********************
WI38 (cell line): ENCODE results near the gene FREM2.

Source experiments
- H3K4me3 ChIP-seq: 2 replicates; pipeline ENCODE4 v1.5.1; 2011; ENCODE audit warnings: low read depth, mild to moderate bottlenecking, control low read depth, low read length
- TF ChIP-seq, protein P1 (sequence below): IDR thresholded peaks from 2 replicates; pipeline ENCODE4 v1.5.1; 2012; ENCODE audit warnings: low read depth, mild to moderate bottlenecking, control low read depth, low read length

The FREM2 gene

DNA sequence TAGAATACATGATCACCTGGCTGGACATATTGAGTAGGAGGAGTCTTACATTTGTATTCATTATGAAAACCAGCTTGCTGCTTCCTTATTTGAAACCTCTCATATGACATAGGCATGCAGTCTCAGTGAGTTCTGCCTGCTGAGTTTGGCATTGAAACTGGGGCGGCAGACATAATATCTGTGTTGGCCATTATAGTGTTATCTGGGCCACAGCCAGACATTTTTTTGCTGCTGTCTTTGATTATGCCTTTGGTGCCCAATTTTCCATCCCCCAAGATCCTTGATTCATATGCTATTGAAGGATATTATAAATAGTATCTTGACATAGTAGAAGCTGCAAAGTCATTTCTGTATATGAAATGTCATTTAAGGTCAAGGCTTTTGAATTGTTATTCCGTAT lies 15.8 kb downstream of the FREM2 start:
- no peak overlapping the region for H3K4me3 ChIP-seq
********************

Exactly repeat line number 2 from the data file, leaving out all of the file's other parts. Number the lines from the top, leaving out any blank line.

Source experiments